Chilean counter-revolutionaries used human suffering as a tool to bring down President Salvador Allende in 1973. Something similar may be going on in Venezuela now.
China’s State Council, or cabinet, last week issued a scathing response to U.S. State Department charges that human rights in China deteriorated last year. Washington made the allegations in its annual “Country Reports on Human Rights Practices,” released on March 6.
Lee Yong-soo, born in Taegu, Korea, in 1928, lost her innocence during World War II, when she was forced by the Japanese Imperial Army to live as a sex slave — a “comfort woman”— at age 16.
In the first 11 weeks of the 110th Congress, several pieces of progressive legislation, including the Employee Free Choice Act and an increase in the minimum wage, have passed in the House. With the new Democratic majority, congressional silence on the Iraq war has been shattered.
Eight thousand workers in Pascagoula, Miss., still picking up the pieces of their lives shattered by Hurricane Katrina, went out on strike at Northrop Grumman’s Ingalls shipyard March 8.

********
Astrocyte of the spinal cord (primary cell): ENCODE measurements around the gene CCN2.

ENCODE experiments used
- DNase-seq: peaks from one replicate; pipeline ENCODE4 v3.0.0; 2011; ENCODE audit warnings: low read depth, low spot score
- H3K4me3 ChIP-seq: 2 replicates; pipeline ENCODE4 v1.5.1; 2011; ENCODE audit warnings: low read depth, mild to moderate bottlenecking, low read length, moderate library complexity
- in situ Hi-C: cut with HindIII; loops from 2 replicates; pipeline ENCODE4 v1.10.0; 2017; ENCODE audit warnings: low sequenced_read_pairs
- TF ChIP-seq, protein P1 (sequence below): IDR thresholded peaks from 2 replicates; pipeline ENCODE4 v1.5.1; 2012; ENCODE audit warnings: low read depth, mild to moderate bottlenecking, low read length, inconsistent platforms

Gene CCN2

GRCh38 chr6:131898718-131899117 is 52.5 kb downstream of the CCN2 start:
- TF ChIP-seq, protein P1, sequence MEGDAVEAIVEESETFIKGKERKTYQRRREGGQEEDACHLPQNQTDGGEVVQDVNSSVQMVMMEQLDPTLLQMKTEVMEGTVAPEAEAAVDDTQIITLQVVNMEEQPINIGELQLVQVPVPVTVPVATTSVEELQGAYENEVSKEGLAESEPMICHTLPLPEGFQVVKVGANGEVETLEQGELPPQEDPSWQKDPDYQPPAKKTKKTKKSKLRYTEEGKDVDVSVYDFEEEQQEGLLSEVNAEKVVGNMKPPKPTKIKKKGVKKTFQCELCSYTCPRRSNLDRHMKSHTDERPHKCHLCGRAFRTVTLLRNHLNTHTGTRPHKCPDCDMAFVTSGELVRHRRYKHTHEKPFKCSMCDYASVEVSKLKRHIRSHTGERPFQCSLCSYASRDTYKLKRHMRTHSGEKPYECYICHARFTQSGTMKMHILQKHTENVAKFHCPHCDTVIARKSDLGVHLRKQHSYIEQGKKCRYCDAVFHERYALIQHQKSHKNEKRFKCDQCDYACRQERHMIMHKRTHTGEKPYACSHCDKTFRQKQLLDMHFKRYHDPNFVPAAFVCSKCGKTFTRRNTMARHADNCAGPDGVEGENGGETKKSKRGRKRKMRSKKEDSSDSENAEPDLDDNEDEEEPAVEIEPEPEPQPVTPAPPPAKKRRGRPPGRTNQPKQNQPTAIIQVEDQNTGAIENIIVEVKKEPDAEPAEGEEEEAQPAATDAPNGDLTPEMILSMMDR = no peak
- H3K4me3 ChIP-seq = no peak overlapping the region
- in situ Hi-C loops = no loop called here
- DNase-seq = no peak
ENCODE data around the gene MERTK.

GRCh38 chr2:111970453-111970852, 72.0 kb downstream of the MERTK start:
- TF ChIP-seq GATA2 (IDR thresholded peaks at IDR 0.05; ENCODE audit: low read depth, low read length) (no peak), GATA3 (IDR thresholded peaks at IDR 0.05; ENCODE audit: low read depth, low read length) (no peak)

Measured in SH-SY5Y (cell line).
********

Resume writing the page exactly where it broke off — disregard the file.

The AFL-CIO is mobilizing its unions to line up the 60 Senate votes needed to halt a planned Republican filibuster against the Employee Free Choice Act (EFCA).
On March 12 Guatemalan President Oscar Berger took Bush to the Mayan sacred site Iximche. Hundreds of indigenous people carried out a vigil for 24 hours in nearby Tecpan that a leader described as “an act of resistance in defense of our sovereignty and motherland.” Afterwards they went to Iximche to ritually clean places Bush had visited.